Also, great narrator!
EDIT: I've been thinking about this book and my review a lot, which shows how good it is! 'Tedious' was maybe too strong a word, and in a way what i found tedious did give a good sense of what it's like to experience trauma - the boredom of feeling guilty all the time, about everything.
'Fascinating' as a title is apt, but it is also avery moving and insightful book.
Lastly, although I accused Retzenbrink of seeking approval in her ending, it's not for me or other readers to give it - maybe something she knows and certainly something I've taken away from the book upon reflection.
Anyway, super-long review - in short, listen to this book!
2 of 2 people found this review helpful
In April 1992 a young man from a well-to-do family hitchhiked to Alaska and walked alone into the wilderness north of Mt. McKinley. His name was Christopher Johnson McCandless. He had given $25,000 in savings to charity, abandoned his car and most of his possessions, burned all the cash in his wallet, and invented a new life for himself.
Krakauer eloquently explores the life of enigmatic Chris McCandless, who in a search for truth and from a dissatisfaction with the tedium of life, undertook an epic journey across North America, ultimately leading to his death. Krakaur's approach is balanced and journalistic -he supports assumptions and suppositions with copious research and the testimony of friends, family and the strangers that McCandless happened across on his adventure. The resulting book is not only fascinating for the facts it succinctly describes but also, and mostly, the insight it gives into the mindset of an intellectual, idealistic young man bent on proving his worth and finding truth. It poses questions about what it is to be a young man, what it is to live in modern society, whether human beings need company and what it is to live in the shadow of one's parents, amongst others. The first chapter or so takes a little while to gergert into, but if you're iike me you will soon be completely hooked!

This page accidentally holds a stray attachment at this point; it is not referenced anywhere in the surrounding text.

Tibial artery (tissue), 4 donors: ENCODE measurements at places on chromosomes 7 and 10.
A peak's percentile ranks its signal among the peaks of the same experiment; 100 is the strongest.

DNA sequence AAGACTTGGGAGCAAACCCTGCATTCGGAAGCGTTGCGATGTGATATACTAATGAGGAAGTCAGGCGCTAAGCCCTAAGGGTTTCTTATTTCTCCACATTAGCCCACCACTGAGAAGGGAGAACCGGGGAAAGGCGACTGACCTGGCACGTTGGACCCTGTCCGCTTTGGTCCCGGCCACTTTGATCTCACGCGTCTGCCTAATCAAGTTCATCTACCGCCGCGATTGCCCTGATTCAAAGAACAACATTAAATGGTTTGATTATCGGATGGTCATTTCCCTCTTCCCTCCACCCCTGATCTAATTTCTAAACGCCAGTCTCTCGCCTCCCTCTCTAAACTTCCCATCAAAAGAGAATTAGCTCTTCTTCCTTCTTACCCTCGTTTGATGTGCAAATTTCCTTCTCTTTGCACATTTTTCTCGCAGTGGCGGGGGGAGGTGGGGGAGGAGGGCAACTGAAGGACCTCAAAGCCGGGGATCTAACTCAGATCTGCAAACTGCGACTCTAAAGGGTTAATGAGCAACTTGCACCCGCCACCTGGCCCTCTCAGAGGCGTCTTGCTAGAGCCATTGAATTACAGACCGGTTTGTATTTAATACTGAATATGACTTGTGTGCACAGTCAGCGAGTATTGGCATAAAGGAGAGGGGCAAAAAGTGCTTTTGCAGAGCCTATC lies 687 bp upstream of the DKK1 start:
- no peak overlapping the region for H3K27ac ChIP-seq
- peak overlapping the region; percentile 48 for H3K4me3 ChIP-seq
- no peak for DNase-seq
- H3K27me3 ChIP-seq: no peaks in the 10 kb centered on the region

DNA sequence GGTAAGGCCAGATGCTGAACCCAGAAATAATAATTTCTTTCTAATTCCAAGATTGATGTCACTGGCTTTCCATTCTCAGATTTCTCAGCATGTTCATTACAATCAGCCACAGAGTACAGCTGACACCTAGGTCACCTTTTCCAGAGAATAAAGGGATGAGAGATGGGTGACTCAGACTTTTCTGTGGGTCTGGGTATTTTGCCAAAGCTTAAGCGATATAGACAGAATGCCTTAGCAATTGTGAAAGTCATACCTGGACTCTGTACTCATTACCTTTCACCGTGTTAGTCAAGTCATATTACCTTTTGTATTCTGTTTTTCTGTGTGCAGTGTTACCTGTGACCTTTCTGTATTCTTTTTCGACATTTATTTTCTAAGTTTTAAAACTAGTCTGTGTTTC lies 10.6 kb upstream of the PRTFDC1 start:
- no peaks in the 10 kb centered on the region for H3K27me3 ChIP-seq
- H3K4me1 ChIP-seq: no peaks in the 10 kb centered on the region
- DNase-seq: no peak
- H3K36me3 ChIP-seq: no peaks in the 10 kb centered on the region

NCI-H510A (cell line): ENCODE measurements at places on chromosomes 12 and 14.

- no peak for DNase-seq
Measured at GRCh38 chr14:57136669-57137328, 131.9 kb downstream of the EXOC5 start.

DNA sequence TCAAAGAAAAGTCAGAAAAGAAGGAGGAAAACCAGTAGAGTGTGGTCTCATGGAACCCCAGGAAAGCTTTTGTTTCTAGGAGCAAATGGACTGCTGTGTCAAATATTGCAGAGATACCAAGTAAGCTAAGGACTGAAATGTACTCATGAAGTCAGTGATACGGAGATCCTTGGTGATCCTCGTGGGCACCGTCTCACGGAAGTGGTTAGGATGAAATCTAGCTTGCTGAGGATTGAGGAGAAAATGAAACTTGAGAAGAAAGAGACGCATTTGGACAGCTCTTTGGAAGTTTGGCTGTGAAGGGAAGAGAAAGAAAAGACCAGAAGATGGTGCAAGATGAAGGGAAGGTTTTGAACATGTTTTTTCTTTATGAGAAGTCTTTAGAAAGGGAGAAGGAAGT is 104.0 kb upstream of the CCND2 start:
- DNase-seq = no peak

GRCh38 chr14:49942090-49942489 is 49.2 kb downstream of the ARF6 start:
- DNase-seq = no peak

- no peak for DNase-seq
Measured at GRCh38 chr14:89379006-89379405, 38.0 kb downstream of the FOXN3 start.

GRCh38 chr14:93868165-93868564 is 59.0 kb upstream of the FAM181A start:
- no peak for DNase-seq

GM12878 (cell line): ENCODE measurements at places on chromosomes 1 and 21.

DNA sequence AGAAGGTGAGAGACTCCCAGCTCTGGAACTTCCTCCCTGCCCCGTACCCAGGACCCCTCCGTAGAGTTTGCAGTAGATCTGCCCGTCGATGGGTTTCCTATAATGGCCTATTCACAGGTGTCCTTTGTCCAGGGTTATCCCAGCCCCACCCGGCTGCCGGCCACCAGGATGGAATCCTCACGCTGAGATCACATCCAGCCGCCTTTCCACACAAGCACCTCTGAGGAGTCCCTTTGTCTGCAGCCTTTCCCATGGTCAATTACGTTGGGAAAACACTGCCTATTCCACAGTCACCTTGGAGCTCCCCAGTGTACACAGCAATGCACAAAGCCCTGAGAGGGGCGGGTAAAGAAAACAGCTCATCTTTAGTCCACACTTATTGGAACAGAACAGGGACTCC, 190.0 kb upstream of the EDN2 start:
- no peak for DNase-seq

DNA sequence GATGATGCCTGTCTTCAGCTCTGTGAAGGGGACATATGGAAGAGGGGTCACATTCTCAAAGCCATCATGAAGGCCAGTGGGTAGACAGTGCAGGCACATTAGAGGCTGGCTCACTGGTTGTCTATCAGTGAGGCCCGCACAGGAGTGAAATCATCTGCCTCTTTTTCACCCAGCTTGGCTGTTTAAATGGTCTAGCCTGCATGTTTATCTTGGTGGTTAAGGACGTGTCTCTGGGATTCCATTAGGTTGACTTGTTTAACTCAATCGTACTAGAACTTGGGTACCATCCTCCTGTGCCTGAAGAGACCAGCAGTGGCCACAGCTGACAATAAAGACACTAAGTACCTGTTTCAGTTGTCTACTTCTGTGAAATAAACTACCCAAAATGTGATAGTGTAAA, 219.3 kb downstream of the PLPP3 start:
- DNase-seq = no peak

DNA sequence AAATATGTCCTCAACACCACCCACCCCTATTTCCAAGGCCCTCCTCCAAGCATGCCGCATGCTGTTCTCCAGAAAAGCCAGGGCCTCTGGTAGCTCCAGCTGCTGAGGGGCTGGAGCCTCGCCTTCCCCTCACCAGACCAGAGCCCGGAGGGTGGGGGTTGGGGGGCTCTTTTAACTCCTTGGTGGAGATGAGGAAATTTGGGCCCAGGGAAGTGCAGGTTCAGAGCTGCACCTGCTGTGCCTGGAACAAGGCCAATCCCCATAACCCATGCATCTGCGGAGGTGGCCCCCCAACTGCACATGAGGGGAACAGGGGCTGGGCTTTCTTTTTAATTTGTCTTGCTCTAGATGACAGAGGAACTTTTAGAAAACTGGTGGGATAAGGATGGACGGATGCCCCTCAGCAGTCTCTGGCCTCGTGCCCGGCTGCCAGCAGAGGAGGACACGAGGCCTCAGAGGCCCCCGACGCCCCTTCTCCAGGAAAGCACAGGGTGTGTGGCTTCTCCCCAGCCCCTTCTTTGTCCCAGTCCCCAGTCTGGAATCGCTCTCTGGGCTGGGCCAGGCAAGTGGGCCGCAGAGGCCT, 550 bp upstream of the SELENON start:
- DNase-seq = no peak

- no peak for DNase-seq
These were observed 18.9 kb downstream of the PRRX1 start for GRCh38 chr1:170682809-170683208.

Love history? Know your stuff with History in an Hour. Nicknamed ‘The Anarchy' for its unprecedented levels of chaos and disorder, the succession crisis that followed the death of King Henry I in 1135 resulted in England's first civil war. The Medieval Anarchy: History in an Hour neatly covers all the major facts and events giving you a clear and straightforward overview of the plots and violence that ensued during the the nineteen-year conflict.